Wildey Theatre Reborn in Edwardsville, Illinois
One of the many great things about life here in Edwardsville, Illinois is the vibrant downtown.
The restored and reopened Wildey Theatre is adding a lot of evening events to the community's already active social calendar.
Like many single-screen older movie houses, the Wildey closed its doors in the early 1980s (the last first-run film to play there was "The Big Chill" in 1984). After many starts and stops at preservation over the ensuing 27 years, the city acquired the property in 1999 and this year has given us back this civic gem.
Opened originally in 1909 as an opera house and a meeting site for the International Order of Odd Fellows (note the I.O.O.F. in the friezework at the top of the building), the Wildey has held a firm grip on the hearts of Edwardsville residents over the years.
Through its history, the Wildey has hosted musical performances, vaudeville shows, silent films, dance recitals and all manner of events. The facility graduated to "talkies" with Al Jolson's "The Jazz Singer" in 1927. Read more about the history of the Wildey here.
If you go to the Wildey, you can buy tickets up to an hour in advance of the show at the box office (located in the Art Deco ticket booth in front of the theater at 250-254 North Main Street in Edwardsville, IL 62025. Or, you can order tickets online at this link.
Tickets cost $8 for adults, $6 for students (children, high schoolers and college students with valid student ID) and seniors (age 55+). Concerts at the Wildey are open to students age 16 and up, but under 16 must be accompanied by an adult. Infants and children under one do not require a ticket if they are in their parent's lap.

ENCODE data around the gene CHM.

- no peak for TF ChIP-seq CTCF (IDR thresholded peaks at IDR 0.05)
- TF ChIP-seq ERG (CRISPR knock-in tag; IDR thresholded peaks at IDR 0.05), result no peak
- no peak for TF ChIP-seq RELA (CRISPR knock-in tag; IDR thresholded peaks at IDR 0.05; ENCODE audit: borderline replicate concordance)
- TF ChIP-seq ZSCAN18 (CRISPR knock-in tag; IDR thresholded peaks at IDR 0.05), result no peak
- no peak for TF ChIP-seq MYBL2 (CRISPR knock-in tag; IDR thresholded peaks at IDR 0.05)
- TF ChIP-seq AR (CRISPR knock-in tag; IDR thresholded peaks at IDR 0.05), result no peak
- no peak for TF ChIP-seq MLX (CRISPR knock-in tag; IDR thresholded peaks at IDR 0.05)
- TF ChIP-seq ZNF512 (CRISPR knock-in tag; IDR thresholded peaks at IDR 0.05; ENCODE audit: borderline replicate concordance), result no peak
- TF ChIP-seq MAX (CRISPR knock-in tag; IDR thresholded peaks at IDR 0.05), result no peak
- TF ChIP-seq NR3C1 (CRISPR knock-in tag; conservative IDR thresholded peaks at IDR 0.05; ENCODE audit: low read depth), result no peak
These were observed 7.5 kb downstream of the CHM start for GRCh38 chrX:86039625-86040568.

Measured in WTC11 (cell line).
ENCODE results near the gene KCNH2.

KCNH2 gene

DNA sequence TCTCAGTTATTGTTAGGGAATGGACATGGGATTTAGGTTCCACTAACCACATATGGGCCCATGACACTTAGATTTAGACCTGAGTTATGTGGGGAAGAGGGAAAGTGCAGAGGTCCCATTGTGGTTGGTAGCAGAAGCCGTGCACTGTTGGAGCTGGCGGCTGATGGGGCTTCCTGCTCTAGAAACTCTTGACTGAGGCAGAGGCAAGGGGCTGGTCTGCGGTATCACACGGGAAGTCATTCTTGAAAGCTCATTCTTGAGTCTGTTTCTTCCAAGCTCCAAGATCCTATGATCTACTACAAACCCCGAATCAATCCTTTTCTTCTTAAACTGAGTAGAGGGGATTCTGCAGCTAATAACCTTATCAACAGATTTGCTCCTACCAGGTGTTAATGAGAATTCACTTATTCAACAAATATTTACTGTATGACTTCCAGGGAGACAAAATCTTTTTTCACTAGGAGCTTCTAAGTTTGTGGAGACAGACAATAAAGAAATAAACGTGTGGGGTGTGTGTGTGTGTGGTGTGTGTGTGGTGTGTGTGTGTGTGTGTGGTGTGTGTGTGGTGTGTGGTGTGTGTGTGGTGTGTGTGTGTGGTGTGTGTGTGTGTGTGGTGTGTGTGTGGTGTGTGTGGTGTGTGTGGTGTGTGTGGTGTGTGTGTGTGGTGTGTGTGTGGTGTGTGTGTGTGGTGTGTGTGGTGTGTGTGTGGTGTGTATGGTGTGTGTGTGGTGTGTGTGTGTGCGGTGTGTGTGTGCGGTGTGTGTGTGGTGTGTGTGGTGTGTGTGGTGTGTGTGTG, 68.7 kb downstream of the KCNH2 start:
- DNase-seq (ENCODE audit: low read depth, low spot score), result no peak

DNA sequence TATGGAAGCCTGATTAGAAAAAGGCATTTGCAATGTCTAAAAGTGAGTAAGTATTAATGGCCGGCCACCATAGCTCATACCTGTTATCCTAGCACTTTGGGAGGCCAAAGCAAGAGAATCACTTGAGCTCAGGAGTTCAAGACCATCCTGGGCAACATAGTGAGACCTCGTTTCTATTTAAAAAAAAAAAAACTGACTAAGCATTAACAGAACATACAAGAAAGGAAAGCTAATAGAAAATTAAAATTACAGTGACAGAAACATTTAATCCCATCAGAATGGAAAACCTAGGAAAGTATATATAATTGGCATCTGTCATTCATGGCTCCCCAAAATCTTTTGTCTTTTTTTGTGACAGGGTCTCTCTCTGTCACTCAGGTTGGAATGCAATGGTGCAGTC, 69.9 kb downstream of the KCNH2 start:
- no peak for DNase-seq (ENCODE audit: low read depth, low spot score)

My family recently saw Alfred Hitchcock's "Rear Window" during a double feature that also offered Hitch's "Vertigo" on the bill. It was wonderful to see a favorite film the way it was meant to be experienced. Jimmy Stewart's character was more helpless in his wheelchair. Grace Kelly was more beautifully luminous. Character actress Thelma Ritter's wisecracks cracked wiser. And Raymond Burr's killer was more menacing on the Wildey's big screen. Audience members gasped at some of the more shocking moments just like moviegoers in 1954 when the film was first release.
Coming up at the Wildey as I write this blog post are the Mel Brooks classics "Young Frankenstein" and "Blazing Saddles," concerts from Erin Bode and Alvin Jett & the Phat NoiZ, an appearance by storyteller Bobby Norfolk, Roland Johnson and the Voodoo Blues Band, "It" starring silent film queen Clara Bow, and a coffee concert featuring Gershwin tunes. Whenever you're reading this, there's bound to be something you'll want to attend.
Next door the Encore Wine Bar has opened, giving Wildey patrons a place to sip before and after the show. A wine tasting and movie event featuring the Meryl Streep movie "It's Complicated" is scheduled for June 30 at 6:30 p.m.
To paraphrase from another of my favorite classic movies, "Casablanca," I think the reborn Wildey and a new generation of Edwardsville residents are at the beginning of a beautiful friendship.
I'll see you at the movies!